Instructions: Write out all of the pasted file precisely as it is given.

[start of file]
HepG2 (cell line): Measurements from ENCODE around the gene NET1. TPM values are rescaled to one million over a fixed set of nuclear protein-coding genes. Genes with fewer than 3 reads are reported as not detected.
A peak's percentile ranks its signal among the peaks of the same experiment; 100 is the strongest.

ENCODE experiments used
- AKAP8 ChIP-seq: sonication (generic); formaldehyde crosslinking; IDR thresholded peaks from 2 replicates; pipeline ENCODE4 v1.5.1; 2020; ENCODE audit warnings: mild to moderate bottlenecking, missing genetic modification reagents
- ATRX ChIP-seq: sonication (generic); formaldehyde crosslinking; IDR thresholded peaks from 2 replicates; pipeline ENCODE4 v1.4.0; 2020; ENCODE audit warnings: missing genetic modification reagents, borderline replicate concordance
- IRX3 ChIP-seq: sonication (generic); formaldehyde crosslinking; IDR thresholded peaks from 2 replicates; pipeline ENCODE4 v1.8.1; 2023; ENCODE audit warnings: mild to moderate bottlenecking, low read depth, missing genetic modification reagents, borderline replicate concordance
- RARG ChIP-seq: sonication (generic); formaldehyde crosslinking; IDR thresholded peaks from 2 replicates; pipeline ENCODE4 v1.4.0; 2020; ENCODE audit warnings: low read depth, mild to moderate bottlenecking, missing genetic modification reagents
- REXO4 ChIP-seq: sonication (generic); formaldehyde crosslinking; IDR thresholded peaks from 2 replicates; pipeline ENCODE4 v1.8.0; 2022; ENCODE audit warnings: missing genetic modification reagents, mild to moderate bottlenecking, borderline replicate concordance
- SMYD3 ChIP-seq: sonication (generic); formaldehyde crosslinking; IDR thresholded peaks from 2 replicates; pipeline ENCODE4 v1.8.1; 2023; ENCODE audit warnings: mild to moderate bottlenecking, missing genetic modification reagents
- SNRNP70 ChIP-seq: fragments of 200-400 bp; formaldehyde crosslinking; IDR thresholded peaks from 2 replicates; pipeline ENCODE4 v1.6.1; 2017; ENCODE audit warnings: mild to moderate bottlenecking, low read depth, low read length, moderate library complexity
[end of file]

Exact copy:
HepG2 (cell line): Measurements from ENCODE around the gene NET1. TPM values are rescaled to one million over a fixed set of nuclear protein-coding genes. Genes with fewer than 3 reads are reported as not detected.
A peak's percentile ranks its signal among the peaks of the same experiment; 100 is the strongest.

ENCODE experiments used
- AKAP8 ChIP-seq: sonication (generic); formaldehyde crosslinking; IDR thresholded peaks from 2 replicates; pipeline ENCODE4 v1.5.1; 2020; ENCODE audit warnings: mild to moderate bottlenecking, missing genetic modification reagents
- ATRX ChIP-seq: sonication (generic); formaldehyde crosslinking; IDR thresholded peaks from 2 replicates; pipeline ENCODE4 v1.4.0; 2020; ENCODE audit warnings: missing genetic modification reagents, borderline replicate concordance
- IRX3 ChIP-seq: sonication (generic); formaldehyde crosslinking; IDR thresholded peaks from 2 replicates; pipeline ENCODE4 v1.8.1; 2023; ENCODE audit warnings: mild to moderate bottlenecking, low read depth, missing genetic modification reagents, borderline replicate concordance
- RARG ChIP-seq: sonication (generic); formaldehyde crosslinking; IDR thresholded peaks from 2 replicates; pipeline ENCODE4 v1.4.0; 2020; ENCODE audit warnings: low read depth, mild to moderate bottlenecking, missing genetic modification reagents
- REXO4 ChIP-seq: sonication (generic); formaldehyde crosslinking; IDR thresholded peaks from 2 replicates; pipeline ENCODE4 v1.8.0; 2022; ENCODE audit warnings: missing genetic modification reagents, mild to moderate bottlenecking, borderline replicate concordance
- SMYD3 ChIP-seq: sonication (generic); formaldehyde crosslinking; IDR thresholded peaks from 2 replicates; pipeline ENCODE4 v1.8.1; 2023; ENCODE audit warnings: mild to moderate bottlenecking, missing genetic modification reagents
- SNRNP70 ChIP-seq: fragments of 200-400 bp; formaldehyde crosslinking; IDR thresholded peaks from 2 replicates; pipeline ENCODE4 v1.6.1; 2017; ENCODE audit warnings: mild to moderate bottlenecking, low read depth, low read length, moderate library complexity